Sometimes You Just Have To Make The Best Of Things

It's October 1st tomorrow. Where has the summer gone? There were lots of gigs and lots of travel. And in between both of those there were new projects. Like upgrading my studio with almost all new gear, which is mostly still in boxes because the whole house is in disarray as we finally tackled some remodeling projects. I also bought a lot of new percussion gear, half of it still sitting in boxes, because, well, the studio has become a storage space until things around here are finished. But I figured it was time to get back to this blog.

You Can't Always Get What You Want

So what's a percussionist to do? You just keep working as best as you can. I am mixing a recording for my son, and had to rig up a mixing set up. So my new monitors are on 2 percussion trap tables, while I'm using the top of a short bookshelf for a desk to hold my MacBook and interface. It's not ideal, but it works.

Sometimes you just have to make the best of things.

Like with rented or house gear. Most times you have no idea what to expect in those situations. Yeah, it would be great to be able to always take your 12 cases of percussion with you, but shipping gear can cost a small fortune, and economics aren't always kind to the traveling musician. My motto is: if I'm driving to the gig, I can bring whatever I want. If I'm flying, then I can bring whatever the promoter pays for me to fly with, which is usually only what I can carry on in my luggage. So I better be able to work with whatever is provided, because the audience doesn't really care about my gear not being quite right. They only care about the music I will present to them. And it better be good!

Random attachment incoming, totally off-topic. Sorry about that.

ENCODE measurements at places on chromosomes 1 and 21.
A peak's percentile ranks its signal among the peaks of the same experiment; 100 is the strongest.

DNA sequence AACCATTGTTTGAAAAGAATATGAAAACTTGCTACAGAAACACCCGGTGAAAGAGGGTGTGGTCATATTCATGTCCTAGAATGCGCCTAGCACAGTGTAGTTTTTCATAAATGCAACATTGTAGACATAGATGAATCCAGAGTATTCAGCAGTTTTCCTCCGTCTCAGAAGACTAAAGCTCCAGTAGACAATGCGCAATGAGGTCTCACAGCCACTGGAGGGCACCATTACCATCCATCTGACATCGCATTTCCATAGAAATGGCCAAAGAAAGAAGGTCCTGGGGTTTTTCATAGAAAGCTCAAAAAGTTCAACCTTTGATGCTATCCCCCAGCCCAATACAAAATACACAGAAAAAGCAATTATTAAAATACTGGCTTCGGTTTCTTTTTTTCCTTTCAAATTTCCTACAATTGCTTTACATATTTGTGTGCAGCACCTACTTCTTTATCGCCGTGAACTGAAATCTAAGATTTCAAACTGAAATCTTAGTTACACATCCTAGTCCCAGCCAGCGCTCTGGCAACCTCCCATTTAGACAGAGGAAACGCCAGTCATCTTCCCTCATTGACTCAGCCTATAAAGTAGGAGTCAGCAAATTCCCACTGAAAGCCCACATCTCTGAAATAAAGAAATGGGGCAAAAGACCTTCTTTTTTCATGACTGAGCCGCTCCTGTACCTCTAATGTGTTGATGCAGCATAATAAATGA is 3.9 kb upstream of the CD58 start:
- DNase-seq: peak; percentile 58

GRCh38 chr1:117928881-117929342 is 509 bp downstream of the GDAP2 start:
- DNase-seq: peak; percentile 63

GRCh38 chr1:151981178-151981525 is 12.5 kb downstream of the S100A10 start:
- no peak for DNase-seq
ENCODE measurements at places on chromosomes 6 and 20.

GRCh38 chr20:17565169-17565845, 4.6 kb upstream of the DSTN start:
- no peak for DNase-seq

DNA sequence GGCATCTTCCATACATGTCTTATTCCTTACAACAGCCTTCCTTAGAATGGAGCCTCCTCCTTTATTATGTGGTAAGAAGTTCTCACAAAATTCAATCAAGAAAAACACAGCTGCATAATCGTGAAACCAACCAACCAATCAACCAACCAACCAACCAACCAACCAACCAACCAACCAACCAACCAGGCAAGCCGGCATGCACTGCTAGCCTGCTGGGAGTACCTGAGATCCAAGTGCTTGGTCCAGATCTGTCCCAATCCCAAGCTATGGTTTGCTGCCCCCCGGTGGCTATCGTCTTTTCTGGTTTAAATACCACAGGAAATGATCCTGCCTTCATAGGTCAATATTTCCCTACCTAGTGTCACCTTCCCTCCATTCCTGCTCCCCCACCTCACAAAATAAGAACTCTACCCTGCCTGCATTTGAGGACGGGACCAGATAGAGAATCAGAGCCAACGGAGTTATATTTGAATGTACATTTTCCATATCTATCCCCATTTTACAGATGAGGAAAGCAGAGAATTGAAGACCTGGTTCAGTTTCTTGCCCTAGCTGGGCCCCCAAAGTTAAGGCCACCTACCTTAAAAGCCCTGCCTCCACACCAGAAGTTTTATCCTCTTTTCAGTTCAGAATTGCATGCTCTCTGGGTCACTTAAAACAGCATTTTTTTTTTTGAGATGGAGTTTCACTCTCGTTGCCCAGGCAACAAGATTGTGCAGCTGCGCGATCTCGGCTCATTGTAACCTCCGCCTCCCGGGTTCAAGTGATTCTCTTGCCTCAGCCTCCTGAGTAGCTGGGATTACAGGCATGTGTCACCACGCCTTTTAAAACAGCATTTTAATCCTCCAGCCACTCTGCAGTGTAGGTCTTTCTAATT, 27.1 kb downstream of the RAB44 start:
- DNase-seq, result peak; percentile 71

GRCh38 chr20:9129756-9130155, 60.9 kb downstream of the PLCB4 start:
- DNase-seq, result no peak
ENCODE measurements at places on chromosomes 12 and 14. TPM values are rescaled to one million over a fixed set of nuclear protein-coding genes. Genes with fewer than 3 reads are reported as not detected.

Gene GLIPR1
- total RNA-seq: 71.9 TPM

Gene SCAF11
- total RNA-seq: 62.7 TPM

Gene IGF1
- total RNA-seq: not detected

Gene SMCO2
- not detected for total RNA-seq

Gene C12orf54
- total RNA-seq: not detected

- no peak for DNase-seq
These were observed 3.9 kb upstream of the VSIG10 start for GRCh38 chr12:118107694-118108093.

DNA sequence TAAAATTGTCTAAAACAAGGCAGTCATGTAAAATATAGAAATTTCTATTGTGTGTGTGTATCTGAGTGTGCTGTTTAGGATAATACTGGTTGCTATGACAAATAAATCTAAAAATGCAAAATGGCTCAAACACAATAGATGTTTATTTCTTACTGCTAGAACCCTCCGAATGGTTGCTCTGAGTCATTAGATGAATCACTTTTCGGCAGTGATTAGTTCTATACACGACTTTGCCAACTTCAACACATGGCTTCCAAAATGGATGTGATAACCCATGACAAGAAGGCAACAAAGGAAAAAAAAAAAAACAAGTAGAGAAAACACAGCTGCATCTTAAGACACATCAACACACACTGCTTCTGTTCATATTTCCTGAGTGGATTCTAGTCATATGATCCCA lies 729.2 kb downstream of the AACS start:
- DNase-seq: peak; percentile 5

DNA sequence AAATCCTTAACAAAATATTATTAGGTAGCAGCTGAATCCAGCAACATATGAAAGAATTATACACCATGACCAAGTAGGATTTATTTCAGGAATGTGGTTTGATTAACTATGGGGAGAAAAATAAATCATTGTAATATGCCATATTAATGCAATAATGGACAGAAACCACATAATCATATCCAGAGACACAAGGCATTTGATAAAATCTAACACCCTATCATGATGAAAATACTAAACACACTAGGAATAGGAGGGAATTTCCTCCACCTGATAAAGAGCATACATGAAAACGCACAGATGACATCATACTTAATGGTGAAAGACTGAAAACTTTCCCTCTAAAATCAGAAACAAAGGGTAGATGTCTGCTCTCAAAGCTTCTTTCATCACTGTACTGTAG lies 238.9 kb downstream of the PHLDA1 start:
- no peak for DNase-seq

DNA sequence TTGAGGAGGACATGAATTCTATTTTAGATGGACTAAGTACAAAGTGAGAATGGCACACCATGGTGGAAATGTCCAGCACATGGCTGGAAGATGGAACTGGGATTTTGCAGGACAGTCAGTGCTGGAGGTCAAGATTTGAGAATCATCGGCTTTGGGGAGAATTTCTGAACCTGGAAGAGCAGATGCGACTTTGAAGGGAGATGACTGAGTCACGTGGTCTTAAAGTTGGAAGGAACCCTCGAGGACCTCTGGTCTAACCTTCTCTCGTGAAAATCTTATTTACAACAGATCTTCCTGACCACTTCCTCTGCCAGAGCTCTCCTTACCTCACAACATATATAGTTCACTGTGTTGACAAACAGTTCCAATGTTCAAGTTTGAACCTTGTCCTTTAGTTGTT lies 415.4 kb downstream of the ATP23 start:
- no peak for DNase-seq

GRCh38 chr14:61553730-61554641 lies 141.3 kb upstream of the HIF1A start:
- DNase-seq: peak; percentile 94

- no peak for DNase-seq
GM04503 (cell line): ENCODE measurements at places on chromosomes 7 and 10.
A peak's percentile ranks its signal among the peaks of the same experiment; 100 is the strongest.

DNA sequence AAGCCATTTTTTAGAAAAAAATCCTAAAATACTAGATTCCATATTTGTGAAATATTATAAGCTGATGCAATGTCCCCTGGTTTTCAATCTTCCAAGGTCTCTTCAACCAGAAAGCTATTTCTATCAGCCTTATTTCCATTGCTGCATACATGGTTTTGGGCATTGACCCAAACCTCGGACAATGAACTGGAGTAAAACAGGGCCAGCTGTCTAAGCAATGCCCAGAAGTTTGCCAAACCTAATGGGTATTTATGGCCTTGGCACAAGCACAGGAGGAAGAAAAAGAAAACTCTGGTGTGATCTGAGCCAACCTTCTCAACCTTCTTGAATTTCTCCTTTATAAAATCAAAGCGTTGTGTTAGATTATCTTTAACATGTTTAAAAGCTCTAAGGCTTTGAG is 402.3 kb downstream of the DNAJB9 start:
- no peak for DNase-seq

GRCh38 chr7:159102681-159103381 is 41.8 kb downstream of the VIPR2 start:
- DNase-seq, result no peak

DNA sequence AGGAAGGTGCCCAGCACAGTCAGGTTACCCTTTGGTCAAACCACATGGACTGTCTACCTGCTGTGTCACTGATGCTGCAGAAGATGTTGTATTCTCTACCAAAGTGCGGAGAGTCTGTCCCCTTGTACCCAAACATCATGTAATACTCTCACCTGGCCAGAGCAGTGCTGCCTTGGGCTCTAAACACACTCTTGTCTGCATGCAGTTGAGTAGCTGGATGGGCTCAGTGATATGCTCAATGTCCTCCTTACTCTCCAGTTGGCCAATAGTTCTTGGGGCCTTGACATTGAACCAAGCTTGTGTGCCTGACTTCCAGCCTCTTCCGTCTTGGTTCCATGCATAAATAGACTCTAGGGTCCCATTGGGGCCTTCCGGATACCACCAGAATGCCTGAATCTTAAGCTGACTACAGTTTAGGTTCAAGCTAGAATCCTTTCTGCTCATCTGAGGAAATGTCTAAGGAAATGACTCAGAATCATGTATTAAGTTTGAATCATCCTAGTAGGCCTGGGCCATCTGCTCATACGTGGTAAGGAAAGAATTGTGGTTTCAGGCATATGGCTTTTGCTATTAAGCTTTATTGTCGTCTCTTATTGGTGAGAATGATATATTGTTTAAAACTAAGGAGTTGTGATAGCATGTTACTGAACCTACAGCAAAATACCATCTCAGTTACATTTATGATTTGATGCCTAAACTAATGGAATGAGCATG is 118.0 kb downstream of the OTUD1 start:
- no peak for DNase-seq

I've arrived at gigs only to find gear that was not exactly what I had expected (or what was specified in the contract). Yeah, I got a bit upset for a minute, but I've learned not to take it out on anybody at the venue because:

A) It's not their fault.
B) It was my choice to do the gig.
C) Acting like a diva will get you nowhere, especially with the people at the venue.
D) Sometimes you just have to make the best of things.

Life In The Real World

I played a large music festival a few years back, where I could only bring a bag full of my favorite small instruments. I played multiple concerts and the gear provided wasn't always ideal, nor were the venues, nor was the weather. But I just went out and did my best because that's what I signed up for when I decided to be a professional musician. 

And I treated all the stage hands and festival people with respect, because without them, I couldn't do what I do. Afterwards, the promoter told me that the crew said I was the easiest artist to work with at the festival. That meant a lot to me, because I try to make things work out for everyone. 

I recently played a concert at a venue where I found the stage extremely small and weirdly shaped (sort of a trapezoid). I let myself be angry for a few minutes, then figured out how to make it work. Both the audience and the venue employees were extremely complimentary to me about my performance. Sometimes you just have to make the best of things.

I'm no big star. I'm just a guy trying to make a living at what I love doing. That makes me no different from the people working at the venue, or the people who come to hear me. We're all trying to work, relax, and keep moving forward in life.

Make the best of things, because you never know when it all could end.

~ MB

Deconstruct Yourself™


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